One story that stood out to me, in particular, was one where Sheridan described how someone wanted a specific type of pool that he didn’t offer. He could have easily tried to convince them to purchase a different pool that he did offer to get that business. However, he understood what the customer wanted and that he simply didn’t offer the services they needed – and let that business go. That’s something that is hard to do, but in the long run, if you start making business commitments that are out of your scope your business may transform into something you never wanted to do in the first place. Or, if you don’t tell the truth about your offerings you could get a bad reputation – which can be more crippling than just losing a few sales.
Key takeaway: Being honest may mean you lose some prospects, but these are the wrong prospects anyways, they would have either not bought from you or have been disappointed (and therefore a pain in your ass) if they did.
It is always easy to come up with reasons why you shouldn’t do something. There is always the simple, “I just don’t feel like it.” But Sheridan explains how important it is to avoid excuses when it comes to content marketing. It’s easy to debunk a few of the most common excuses the Sheridan has heard throughout the years:
- “I’m too old and I don’t know how to run or post things on a blog.” It’s 2019, (or later depending on when you read this) and this is just a lame excuse. Running a blog no longer requires using clunky or complicated tools. It can be as simple as writing a word document, copying and pasting it into a platform, and hitting publish. If you’re looking for something that has a little more visual appeal, there are tons of online resources and step-by-step tutorials on how to do basically anything. The fact is if you want to stay relevant in your business you’re going to have to have some type of online presence – and a blog is a great way to beef up your website.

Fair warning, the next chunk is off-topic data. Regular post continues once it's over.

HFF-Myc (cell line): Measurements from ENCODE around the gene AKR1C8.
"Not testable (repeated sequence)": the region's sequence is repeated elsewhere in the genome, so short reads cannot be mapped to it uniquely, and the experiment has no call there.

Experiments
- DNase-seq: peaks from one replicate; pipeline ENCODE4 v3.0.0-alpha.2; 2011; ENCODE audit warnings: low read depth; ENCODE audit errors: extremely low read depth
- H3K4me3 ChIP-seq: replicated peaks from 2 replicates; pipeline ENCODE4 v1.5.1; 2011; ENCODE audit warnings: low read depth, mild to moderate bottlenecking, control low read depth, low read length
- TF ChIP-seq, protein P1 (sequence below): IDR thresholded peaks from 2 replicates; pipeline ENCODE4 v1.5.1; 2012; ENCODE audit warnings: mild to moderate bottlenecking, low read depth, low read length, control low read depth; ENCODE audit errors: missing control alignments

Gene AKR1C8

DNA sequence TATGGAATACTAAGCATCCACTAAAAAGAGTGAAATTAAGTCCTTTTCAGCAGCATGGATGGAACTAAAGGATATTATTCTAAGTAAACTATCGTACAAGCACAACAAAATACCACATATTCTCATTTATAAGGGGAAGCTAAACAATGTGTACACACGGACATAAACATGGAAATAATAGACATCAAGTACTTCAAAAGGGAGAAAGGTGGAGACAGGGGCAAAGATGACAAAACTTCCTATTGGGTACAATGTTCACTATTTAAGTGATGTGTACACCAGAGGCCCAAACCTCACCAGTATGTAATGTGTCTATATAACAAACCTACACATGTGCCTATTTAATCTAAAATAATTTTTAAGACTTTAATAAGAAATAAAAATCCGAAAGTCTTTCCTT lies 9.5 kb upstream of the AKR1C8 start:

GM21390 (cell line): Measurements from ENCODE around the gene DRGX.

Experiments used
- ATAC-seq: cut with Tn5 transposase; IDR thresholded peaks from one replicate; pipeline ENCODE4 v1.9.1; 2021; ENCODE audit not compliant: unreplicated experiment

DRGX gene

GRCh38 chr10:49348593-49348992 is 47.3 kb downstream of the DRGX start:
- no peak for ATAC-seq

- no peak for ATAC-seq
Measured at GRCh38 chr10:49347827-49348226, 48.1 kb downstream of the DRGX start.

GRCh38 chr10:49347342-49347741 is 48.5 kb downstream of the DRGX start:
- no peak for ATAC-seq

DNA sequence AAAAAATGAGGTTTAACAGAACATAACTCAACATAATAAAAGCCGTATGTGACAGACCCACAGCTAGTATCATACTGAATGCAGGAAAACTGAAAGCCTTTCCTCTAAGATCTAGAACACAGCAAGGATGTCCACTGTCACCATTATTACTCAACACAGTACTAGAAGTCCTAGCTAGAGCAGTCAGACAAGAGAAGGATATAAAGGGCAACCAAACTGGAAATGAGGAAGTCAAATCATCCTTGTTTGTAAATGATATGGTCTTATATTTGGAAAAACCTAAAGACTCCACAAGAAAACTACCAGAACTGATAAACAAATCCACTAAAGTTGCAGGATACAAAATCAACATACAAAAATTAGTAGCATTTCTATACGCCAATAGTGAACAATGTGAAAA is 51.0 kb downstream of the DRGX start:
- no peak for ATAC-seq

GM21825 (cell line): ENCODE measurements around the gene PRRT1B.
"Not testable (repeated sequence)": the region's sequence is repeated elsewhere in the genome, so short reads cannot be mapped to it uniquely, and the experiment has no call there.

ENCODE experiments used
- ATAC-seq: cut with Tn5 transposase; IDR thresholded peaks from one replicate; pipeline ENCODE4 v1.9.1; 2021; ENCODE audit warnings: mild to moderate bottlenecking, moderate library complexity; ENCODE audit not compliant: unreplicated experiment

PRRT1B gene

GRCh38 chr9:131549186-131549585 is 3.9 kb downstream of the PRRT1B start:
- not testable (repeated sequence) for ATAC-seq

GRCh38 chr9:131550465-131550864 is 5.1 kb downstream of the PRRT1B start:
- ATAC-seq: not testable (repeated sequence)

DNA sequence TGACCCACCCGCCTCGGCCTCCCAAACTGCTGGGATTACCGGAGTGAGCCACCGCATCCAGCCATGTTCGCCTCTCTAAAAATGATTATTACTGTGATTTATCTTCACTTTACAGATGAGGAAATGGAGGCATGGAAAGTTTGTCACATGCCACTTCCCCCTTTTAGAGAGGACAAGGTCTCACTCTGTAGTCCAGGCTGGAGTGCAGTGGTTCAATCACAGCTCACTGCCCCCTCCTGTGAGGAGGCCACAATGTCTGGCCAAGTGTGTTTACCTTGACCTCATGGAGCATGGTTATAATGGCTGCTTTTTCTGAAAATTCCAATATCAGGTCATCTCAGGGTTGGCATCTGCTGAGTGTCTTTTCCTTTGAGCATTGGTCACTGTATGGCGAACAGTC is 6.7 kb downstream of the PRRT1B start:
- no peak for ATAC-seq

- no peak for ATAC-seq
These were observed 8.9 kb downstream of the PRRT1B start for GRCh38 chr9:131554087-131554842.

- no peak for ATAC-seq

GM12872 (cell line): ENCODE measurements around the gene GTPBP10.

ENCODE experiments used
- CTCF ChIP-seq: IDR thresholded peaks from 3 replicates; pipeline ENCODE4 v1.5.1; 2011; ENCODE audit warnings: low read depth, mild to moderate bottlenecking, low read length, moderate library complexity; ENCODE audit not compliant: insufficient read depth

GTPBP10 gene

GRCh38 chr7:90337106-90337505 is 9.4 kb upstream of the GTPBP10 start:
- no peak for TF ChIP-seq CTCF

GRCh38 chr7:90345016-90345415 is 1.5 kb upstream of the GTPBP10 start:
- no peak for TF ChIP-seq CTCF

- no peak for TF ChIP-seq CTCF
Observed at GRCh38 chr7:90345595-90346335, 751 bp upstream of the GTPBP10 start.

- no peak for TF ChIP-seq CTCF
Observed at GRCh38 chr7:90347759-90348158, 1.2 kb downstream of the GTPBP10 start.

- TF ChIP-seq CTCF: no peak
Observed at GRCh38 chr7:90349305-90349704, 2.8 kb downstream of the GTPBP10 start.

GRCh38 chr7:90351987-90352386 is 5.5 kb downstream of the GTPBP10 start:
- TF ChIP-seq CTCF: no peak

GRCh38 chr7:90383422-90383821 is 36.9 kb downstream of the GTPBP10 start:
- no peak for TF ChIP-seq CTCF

- “I don’t have time to write blog posts regularly.” Time is an easy excuse for everything. But, creating blog posts can be easy-peasy. As we mentioned before, your potential customers have questions and you have the answers. The inspiration for writing blog posts can come for basically anywhere, a customer interaction, frequently asked questions, etc. Plus, remember, running a blog doesn’t have to be a one-person job, and really shouldn’t be. Utilize your team to write blogs based on their unique expertise. If you have 5 employees and they each write one post a month, you can easily post once per week. Or, if you think that is too much to take on just post once a month. Consistency is key.
- “I don’t have the resources to keep up a blog.” This goes along with excuses one and two above. You may not think you have the resources but you do. Some simple google searches can help you resolve most questions about posting you may have and you can utilize your other team members as content resources.
Content Marketing is Hard
Content marketing is not always easy. It takes time, effort, and resources, but in the long run, you can reap huge benefits. Sheridan himself reinvented his business with content marketing and built an additional career for himself. If you feel like content marketing is something you want to do, but need support (and have a complex B2B solution) we can help. Or if you want to take on the challenge yourself:
Sign up to be notified when we release our complete Marketing to Doctors eBook.
Or if you’re on the technology side, sign up to be notified when we release our Marketing IT Infrastructure eBook.
- What a Pool Salesman Taught Me About Content Marketing - March 25, 2019
- B2B Social Media Marketing: Is Social Media Marketing Dead? - February 27, 2019
- Google Snippets Part Two: Optimizing for that Top Spot - January 23, 2019